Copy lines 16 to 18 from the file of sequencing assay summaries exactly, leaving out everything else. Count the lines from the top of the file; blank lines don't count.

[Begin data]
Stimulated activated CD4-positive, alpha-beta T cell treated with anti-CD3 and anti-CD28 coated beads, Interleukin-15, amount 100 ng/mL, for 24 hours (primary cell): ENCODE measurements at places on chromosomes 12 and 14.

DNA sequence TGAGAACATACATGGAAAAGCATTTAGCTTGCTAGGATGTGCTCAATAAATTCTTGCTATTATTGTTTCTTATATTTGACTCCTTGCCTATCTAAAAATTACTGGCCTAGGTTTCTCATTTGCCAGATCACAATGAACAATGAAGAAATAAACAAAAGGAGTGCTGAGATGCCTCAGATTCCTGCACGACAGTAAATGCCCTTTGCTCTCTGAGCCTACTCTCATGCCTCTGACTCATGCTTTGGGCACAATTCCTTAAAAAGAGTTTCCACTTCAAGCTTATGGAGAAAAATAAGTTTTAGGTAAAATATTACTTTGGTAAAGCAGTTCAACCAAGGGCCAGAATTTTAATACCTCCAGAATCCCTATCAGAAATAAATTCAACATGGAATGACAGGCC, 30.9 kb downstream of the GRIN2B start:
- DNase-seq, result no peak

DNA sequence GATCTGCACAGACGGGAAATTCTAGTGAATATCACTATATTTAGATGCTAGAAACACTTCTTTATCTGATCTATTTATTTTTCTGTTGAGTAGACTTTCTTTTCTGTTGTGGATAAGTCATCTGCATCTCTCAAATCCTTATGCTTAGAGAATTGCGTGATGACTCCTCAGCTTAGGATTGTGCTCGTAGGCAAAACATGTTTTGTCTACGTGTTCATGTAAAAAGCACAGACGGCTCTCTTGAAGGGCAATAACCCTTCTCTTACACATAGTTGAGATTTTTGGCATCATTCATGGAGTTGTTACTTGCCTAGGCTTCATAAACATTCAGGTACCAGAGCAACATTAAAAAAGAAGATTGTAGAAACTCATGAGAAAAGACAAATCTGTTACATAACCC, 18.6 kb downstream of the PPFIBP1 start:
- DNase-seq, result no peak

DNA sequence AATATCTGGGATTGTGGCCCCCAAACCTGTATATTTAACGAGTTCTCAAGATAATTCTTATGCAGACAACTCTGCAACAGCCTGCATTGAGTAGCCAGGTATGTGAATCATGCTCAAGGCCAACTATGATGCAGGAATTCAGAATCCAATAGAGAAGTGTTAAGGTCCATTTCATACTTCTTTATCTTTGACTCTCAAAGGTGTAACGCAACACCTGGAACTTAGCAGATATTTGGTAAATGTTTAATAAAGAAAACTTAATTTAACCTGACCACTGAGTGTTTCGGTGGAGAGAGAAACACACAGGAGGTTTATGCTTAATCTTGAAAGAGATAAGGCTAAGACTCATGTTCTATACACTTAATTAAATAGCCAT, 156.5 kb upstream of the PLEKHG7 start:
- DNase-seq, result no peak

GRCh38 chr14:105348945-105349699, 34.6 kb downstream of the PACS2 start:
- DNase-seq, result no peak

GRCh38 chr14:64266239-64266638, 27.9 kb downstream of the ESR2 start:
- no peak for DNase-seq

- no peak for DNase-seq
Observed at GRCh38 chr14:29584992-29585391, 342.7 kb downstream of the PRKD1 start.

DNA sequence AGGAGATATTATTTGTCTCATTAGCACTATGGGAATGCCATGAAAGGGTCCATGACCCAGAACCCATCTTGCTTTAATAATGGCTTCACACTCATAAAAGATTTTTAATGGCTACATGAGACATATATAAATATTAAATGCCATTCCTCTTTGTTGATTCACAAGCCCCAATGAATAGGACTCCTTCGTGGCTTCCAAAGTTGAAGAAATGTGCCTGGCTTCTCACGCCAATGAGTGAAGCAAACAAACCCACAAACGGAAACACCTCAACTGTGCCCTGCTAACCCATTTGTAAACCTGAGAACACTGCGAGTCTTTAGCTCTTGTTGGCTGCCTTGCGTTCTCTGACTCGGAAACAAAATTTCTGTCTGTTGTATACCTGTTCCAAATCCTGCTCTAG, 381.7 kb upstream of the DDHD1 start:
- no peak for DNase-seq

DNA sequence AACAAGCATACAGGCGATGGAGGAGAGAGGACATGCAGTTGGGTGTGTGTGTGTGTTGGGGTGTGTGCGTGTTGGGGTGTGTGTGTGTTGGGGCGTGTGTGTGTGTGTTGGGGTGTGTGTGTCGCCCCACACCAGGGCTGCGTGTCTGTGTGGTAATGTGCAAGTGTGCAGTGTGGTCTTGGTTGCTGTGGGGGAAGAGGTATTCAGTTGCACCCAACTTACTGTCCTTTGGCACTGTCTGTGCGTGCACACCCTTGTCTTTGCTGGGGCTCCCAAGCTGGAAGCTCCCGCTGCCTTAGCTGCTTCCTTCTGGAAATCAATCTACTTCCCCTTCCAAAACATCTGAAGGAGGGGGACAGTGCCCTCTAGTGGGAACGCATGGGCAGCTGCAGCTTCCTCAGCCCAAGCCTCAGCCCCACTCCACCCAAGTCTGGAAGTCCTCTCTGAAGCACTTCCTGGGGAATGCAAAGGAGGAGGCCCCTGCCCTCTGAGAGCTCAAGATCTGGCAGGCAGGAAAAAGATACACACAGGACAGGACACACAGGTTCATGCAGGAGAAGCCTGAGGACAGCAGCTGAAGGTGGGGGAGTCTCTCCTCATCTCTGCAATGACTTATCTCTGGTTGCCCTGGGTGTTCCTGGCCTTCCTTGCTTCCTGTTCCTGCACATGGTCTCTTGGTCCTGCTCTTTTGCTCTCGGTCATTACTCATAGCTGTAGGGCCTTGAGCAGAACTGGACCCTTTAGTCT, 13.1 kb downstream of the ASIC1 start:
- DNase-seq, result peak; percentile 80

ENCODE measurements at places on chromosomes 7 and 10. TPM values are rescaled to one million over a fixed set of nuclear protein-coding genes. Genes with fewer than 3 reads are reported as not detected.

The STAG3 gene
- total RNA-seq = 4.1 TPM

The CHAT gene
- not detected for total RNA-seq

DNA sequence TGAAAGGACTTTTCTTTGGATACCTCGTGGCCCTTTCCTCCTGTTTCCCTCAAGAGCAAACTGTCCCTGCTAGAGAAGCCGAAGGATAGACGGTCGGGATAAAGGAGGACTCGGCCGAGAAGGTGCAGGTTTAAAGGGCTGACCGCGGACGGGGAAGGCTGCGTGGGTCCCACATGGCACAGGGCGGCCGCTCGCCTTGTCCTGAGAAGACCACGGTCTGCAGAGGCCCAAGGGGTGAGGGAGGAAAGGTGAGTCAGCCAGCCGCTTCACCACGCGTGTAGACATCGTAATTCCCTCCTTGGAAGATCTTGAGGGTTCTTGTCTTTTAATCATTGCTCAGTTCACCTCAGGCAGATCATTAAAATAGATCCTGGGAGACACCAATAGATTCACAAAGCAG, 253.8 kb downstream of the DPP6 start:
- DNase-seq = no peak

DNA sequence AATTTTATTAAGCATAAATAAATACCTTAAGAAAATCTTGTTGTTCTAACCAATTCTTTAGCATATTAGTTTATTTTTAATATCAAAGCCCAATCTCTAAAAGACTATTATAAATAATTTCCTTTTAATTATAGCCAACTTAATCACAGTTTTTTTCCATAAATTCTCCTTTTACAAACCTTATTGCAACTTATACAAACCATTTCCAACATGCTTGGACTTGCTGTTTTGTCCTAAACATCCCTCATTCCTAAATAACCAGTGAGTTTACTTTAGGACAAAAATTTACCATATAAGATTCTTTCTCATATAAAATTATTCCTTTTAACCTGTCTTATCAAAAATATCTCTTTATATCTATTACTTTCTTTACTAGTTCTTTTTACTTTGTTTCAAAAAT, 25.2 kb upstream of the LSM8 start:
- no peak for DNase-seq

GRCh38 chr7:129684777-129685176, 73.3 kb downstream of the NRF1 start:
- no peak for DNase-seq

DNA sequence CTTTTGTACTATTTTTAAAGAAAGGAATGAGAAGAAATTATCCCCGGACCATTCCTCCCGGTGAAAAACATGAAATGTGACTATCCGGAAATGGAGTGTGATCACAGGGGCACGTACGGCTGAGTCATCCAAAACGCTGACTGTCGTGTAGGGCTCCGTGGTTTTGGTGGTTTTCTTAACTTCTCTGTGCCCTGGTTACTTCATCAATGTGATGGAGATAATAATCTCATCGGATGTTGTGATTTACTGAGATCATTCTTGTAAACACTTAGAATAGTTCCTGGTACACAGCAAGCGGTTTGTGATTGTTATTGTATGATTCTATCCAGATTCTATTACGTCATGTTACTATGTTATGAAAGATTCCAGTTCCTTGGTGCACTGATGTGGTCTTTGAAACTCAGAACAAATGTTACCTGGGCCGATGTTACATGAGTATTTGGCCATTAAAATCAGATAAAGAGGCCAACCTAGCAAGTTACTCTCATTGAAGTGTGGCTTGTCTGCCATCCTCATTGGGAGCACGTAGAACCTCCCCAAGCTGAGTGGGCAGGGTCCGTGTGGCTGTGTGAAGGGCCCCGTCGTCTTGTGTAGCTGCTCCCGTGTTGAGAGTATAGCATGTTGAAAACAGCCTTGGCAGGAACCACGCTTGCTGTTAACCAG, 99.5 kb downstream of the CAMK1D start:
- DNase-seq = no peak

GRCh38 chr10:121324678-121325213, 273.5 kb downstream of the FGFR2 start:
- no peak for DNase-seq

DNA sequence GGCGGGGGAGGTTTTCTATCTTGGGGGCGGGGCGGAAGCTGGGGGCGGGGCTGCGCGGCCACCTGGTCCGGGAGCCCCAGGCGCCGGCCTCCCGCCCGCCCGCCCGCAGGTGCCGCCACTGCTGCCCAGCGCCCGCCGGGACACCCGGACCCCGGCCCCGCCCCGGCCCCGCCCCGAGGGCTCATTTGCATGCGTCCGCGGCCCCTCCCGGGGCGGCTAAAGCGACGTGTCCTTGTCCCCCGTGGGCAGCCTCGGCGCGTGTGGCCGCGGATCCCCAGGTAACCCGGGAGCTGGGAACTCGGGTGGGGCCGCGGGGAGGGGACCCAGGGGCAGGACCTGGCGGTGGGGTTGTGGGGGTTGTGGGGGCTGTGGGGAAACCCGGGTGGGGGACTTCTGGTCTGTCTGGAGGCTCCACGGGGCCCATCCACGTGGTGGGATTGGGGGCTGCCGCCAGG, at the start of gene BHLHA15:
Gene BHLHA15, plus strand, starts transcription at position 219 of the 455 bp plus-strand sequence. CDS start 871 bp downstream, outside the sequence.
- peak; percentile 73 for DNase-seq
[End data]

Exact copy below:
DNA sequence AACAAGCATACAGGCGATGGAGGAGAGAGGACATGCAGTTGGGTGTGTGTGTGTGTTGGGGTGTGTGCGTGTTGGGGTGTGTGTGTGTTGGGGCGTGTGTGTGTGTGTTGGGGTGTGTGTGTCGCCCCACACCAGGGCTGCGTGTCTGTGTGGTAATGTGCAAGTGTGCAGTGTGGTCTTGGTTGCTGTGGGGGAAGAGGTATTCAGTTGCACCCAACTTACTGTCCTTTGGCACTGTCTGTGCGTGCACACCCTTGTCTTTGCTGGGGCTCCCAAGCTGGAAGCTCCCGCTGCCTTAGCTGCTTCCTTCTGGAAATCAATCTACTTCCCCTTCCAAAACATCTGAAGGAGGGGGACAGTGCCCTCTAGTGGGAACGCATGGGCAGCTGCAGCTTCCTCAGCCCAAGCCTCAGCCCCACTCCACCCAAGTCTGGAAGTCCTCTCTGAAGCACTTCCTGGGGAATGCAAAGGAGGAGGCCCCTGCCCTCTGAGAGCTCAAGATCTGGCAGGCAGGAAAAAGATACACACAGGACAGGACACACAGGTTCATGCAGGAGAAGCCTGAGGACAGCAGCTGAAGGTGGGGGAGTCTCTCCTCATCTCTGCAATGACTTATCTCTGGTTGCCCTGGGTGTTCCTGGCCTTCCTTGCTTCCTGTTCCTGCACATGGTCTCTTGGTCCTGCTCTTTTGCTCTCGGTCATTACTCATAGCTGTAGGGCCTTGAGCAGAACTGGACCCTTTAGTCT, 13.1 kb downstream of the ASIC1 start:
- DNase-seq, result peak; percentile 80

ENCODE measurements at places on chromosomes 7 and 10. TPM values are rescaled to one million over a fixed set of nuclear protein-coding genes. Genes with fewer than 3 reads are reported as not detected.